FOWLER, Mich. (Lansing State Journal) -- Working on weekends as a deacon at St. Agnes Catholic parish in Fowlerville, Gary Koenigsknecht would occasionally need to gently correct someone who belonged to St. Mary Catholic parish a couple of towns west.
"You'd have somebody from Williamston say, 'Hey, I saw you last week!' " he said. "And it was like, 'No, you really did not.' "
That's because the tall, blue-eyed deacon with military-short brown hair and an easy, welcoming smile at St. Mary in Williamston was Gary's identical twin, Todd.
After eight years of study and preparation, both brothers will be ordained as priests Saturday at St. Thomas Aquinas Church in East Lansing.
The Rev. John Linden, director of vocations for the 10-county Diocese of Lansing, said he believes Gary and Todd will make excellent pastors.
"They are just down-to-earth and they make you feel comfortable in their presence," he said. "There is nobody those two boys couldn't get into a conversation with and make the other feel welcome and heard."
Todd and Gary, 26, attribute much of that to their upbringing on their parents' organic dairy farm near Fowler. Todd is the fourth and Gary the fifth of 10 children born to Agnes and Brian Koenigsknecht. They grew up attending Most Holy Trinity Church in Fowler and attended Catholic schools through eighth grade.
The brothers put in many hours tilling, planting, shoveling manure and milking cows on the farm, where the family cultivates 200 acres and has 100 milk cows.
Sometimes, they'd work side-by-side with their uncle, the Rev. William Koenigsknecht. Now a senior priest in the Lansing Diocese, he has served at a number of Lansing parishes including Church of the Resurrection in Lansing. He would often take Wednesday off from his priestly duties to feed cattle or harvest crops with his brother's family.
The brothers grew up without a TV and with their parents modeling hard work and prayer. They also encouraged all of their children to become involved at church.
"The farm is a good context for family life," Todd said.
There's a closeness: "Both parents are usually available," said their mom, Agnes.
And there's built-in spirituality.
"Really, with farming, you rely on God — nature, but God is nature — for our livelihood and everything," said their dad, Brian. "It's pretty easy to fill in the children on creation and how things work."
'I love farming and that will always be the case'
After graduating as top 10 students from Fowler High School in 2006, Gary and Todd went to St. John Vianney College Seminary in St. Paul, Minnesota. They studied theology, philosophy and spent a semester in Rome.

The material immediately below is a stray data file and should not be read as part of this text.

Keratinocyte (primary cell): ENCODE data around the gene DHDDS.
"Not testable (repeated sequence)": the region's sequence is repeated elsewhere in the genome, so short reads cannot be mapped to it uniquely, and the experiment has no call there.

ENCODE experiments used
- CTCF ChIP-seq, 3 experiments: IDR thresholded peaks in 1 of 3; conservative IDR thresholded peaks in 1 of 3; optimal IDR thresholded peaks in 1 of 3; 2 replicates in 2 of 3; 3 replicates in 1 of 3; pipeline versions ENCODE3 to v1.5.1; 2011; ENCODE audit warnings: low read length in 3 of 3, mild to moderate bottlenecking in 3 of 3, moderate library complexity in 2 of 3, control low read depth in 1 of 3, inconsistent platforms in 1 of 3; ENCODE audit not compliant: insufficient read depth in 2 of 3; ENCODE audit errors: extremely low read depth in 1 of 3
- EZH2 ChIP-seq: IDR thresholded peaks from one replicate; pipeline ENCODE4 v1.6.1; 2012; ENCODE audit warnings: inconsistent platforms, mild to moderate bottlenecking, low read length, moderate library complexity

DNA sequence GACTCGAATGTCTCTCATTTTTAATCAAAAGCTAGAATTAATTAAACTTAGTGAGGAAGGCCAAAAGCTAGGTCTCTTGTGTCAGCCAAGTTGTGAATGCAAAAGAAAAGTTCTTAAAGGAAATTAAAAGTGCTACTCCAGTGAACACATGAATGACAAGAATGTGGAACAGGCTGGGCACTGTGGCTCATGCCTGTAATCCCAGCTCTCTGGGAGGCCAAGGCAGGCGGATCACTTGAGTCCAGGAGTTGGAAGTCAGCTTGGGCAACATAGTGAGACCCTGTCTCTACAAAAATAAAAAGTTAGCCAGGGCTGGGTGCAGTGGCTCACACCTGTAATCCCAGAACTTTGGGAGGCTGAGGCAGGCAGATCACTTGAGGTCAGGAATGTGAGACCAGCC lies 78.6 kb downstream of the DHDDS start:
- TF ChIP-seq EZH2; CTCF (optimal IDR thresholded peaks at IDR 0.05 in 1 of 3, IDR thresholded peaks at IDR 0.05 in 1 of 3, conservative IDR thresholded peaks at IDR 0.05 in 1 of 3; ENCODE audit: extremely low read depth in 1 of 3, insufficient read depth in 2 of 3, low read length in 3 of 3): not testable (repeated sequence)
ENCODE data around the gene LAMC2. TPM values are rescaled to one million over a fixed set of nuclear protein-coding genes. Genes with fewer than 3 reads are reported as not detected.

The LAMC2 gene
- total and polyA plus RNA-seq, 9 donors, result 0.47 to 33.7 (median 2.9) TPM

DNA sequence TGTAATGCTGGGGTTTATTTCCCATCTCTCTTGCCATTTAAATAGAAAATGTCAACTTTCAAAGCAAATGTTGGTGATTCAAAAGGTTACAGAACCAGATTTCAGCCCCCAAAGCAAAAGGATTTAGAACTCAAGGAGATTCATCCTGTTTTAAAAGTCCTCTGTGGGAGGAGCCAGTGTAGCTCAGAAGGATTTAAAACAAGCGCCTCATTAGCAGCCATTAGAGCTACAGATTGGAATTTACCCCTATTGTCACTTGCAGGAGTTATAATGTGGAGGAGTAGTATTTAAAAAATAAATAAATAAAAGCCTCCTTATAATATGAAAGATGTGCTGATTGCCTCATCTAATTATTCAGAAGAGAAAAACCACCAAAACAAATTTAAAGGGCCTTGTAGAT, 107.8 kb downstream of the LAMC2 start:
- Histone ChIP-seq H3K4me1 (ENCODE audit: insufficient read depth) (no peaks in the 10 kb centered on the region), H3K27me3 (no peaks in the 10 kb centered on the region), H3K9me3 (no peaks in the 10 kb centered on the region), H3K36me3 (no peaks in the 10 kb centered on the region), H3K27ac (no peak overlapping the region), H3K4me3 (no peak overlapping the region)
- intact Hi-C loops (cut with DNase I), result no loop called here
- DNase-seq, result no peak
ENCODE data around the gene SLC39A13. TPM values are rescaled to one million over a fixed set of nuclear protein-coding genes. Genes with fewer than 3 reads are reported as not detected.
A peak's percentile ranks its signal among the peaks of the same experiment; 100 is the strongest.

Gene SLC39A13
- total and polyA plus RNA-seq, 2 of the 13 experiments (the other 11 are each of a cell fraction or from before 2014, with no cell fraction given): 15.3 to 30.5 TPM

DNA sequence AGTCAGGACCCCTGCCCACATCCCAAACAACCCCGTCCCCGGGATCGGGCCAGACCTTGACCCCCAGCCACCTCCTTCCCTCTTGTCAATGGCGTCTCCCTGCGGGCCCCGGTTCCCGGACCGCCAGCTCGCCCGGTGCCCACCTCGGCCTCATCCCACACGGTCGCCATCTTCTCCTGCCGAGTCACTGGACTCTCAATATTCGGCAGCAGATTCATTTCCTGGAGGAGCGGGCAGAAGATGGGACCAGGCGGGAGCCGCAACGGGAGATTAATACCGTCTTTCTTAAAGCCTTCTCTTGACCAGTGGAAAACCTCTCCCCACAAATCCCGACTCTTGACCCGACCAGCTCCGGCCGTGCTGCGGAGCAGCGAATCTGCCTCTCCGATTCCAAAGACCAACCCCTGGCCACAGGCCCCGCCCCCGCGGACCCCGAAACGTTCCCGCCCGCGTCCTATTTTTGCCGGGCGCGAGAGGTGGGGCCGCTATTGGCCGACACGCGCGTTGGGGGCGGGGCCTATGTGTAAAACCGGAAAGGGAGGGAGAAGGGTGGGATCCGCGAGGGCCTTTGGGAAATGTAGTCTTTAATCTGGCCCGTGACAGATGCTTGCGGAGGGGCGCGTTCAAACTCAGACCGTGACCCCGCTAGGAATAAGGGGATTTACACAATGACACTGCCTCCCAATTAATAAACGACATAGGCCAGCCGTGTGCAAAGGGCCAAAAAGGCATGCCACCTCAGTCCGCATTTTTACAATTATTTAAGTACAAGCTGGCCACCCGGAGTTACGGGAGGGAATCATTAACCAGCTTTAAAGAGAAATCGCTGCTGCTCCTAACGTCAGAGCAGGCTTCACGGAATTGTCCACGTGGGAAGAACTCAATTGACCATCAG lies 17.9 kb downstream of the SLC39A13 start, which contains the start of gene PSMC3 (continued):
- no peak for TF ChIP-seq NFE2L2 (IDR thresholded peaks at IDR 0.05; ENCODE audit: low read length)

In 2010, they went on to Sacred Heart Major Seminary in Detroit to continue their studies and learn some of the particular skills of the priesthood.
Gary enjoys the challenge he finds in writing and delivering homilies.
"The Bible is the word of God, and it has power to it, and it is an honor to give it to people," he said.
The two were ordained as deacons last May. Deacons may conduct baptisms, weddings and other sacramental functions but cannot celebrate a Mass.
During a parish internship, Todd found himself baptizing twin boys.
"I told the parents I was a twin and look what happened to me," he said.
Linden said there are several priests in the diocese who have a brother that is also a priest, but there are no other twins.
The Rev. Tim McDonald, who was pastor at Most Holy Trinity when Gary and Todd decided to enter the seminary, has two brothers who are priests: the Rev. Eben McDonald of California and the Rev. Adam McDonald, who has served as a missionary in the Philippines.
There's a possibility the Koenigsknecht family could match them three-for-three one day. Gary and Todd's brother Lee, 19, just finished his first year at St. John Vianney seminary and is exploring the possibility of his own ministry.
"We weren't surprised, I guess," Gary said of Lee's decision.
"We didn't talk about seminary or going to seminary explicitly," Todd said. "You don't want to influence someone. You need to come to your own decision."
Since they graduated from Sacred Heart April 26, Todd and Gary have gone on retreat, attended the ordination of classmate Joseph Kirkconnell — in the Cayman Islands — and they've come home to help the family plant corn and cut hay.
Like their uncle, they plan to come home and help with the cows and the crops on their days off.
"I love farming and that will always be the case," Gary said.
"You've got time to think," Todd said of farm work. "It's a nice break from the busy life of a priest."
Twins Todd and Gary Koenigsknecht will become Catholic priests on Saturday. Kathleen Lavey | Lansing State Journal
Five men will be ordained as priests for the Diocese of Lansing beginning at 10:30 a.m. Saturday at St. Thomas Aquinas Church, 955 Alton Blvd., East Lansing. They are:
• Gary Koenigsknecht, who will be assigned to Holy Family parish, Grand Blanc.
• Todd Koenigsknecht, who will be sent to St. Thomas the Apostle parish, Ann Arbor.
• Vincent Richardson, who will serve at St. Patrick Parish, Brighton.
• James Rolph, who will go to St. John the Evangelist parish, Fenton.
• Daniel Westermann, who will serve the East Lansing Catholic community at St. Thomas Aquinas and St. John Church and Student Center.